Macedonia: Inside A Rebel Camp

Our instructions were clear. Follow the white VW Golf from the shopping center outside Kumanovo, Macedonia’s third-largest city. Do not ask questions about exactly where you’re going; do not tell police who stop you where you think you may be going.

Some six miles later we were there. We still don’t know the name of the village, but we do know it’s a training ground for the guerrilla fighters of the shadowy National Liberation Army—the group that many believe had been eliminated.

The NLA, which says it is fighting for the rights of ethnic Albanians in Macedonia, burst into the public eye in February when its fighters seized control of several villages and triggered fierce battles with the Macedonian army. By the end of March, after several days of tank-led heavy fighting near the city of Tetovo, the rebels had abandoned their positions, leaving weapons and uniforms scattered in bunkers and empty houses.

Macedonian officials proclaimed victory, arguing that the “terrorists” had retreated into the neighboring province of Kosovo in defeat. Members of the NLA—whose Albanian name Ushtria Clirimtare e Kombtare has the same acronym, UCK, as the better-known Kosovo Liberation Army (Ushtria Clirimtare e Kosoves)—countered that their forces were still inside Macedonia.

Observers were skeptical of this claim—and this may have been why the group took the rare step of letting us visit their camp. We saw uniformed men marching, running, and ducking as they practiced maneuvers up and down the village’s dusty roads. They carried handheld weapons like rifles and grenade launchers; they wore a mix of camouflage cobbled together from gear from Germany, the United States, Britain, France and Yugoslavia, among others. Small children ran up behind one group of 20 or so young recruits screaming encouragement while their parents looked on with smiles.

Inside the command center, a 33-year-old man using the nom de guerre Commander Sokoli, which means Hawk, ushered us into an office filled with computer equipment and satellite phones. “You can ask me anything you want,” Sokoli told us. “I am ready.” Excerpts:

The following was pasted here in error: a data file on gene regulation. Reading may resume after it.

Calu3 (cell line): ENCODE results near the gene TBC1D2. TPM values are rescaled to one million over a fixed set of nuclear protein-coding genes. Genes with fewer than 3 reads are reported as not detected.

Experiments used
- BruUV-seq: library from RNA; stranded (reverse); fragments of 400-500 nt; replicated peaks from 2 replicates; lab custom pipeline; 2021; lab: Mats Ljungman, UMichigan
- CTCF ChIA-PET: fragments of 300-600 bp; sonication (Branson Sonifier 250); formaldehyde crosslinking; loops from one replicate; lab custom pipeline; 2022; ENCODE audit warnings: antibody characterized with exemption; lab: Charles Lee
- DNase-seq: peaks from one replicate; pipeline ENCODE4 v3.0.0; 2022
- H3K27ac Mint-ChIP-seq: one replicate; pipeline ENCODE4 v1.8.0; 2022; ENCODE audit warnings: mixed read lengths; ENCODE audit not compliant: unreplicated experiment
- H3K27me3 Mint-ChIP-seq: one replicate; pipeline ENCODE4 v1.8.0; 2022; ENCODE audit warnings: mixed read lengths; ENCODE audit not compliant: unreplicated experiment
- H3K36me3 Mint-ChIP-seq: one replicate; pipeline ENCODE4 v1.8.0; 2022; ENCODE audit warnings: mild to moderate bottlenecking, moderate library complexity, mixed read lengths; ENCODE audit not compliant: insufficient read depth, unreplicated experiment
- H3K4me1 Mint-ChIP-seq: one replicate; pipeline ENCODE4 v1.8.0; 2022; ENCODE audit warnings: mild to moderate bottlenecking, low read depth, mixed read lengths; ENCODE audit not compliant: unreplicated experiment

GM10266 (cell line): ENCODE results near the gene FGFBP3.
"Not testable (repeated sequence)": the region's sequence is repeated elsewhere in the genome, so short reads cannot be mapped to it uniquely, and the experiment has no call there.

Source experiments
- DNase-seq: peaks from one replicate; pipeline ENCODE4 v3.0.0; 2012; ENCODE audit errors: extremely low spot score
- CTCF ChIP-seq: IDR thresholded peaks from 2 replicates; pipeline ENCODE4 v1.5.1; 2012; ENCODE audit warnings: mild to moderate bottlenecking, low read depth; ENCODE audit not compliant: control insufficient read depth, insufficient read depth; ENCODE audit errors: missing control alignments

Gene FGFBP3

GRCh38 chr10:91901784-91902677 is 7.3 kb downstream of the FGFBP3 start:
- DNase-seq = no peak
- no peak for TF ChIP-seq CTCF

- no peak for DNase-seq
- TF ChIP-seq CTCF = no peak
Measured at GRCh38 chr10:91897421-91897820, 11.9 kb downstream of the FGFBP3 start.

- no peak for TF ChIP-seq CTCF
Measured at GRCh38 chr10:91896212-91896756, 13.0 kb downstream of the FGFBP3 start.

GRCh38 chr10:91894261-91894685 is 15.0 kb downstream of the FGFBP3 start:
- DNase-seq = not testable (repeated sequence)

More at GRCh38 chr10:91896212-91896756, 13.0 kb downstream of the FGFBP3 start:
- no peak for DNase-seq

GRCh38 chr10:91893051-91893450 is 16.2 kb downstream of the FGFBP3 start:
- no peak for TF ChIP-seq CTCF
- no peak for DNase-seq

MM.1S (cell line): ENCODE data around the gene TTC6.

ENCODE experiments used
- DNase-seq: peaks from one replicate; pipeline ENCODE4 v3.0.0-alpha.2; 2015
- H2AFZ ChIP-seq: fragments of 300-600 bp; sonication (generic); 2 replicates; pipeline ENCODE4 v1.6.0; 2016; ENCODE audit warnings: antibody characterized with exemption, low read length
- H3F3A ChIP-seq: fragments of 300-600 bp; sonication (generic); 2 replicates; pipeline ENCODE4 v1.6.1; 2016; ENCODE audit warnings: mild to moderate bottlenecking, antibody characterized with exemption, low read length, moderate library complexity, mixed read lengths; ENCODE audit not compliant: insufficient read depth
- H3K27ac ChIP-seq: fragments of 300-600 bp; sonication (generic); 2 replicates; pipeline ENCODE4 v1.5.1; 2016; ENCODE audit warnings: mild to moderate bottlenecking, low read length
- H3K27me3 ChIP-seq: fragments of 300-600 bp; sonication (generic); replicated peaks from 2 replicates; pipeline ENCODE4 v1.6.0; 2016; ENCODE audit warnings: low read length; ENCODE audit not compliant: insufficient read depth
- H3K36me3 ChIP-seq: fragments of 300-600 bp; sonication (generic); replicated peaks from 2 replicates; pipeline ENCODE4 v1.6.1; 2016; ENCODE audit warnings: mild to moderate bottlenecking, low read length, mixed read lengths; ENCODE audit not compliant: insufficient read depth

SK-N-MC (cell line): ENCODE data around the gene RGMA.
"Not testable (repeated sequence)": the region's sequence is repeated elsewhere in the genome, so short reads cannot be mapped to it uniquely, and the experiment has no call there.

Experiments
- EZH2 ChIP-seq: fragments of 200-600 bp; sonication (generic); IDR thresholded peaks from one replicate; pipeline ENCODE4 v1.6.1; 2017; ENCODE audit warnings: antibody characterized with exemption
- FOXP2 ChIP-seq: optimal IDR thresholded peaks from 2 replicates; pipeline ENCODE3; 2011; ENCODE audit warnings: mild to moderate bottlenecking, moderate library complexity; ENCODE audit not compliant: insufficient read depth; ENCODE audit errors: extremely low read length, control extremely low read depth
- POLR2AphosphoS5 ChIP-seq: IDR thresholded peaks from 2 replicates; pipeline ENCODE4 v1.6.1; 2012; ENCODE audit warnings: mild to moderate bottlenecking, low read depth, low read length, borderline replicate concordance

NEWSWEEK: What are the NLA plans at the moment?

Commander Sokoli: Right now we are continuing to respect the ceasefire we unilaterally called at the end of March, using the time to reorganize our structures and train the large number of new volunteers. We are waiting to see if the politicians will make any serious strides towards meeting our demands. If they don’t, we will not simply put down our guns and walk away.

What exactly are those demands?

In general, we want Albanians to be considered as equals to the Macedonians. We would like to see Albanian recognized as an official language, [have] the right to higher education in our native tongue, [see] changes to the Constitution that would guarantee equal status and treatment and a new census observed by international institutions to guarantee the legitimacy of the numbers.

Our position now is worse even than it was under the old Yugoslav constitution of 1974. We are shut out of equality in every aspect of life. The only time we are equal, or actually above the Macedonians, is when it comes to paying taxes. Other than that we are treated as second-class citizens.

How do you see the pace and progress of negotiations currently underway between Macedonian and Albanian politicians?

What they are talking about now, like delaying the conducting of a census and a third national television station, are merely the tip of our demands. [They are] less than 5 percent of the issues that need to be dealt with and most certainly not the most serious of them. And on the television station, for example, they shouldn’t be talking about making a third channel all in Albanian. They should be talking about having the first channel in Macedonian, the second in Albanian, and the new one, the third, in the languages of other minorities in the country like the Serbs and the Turks.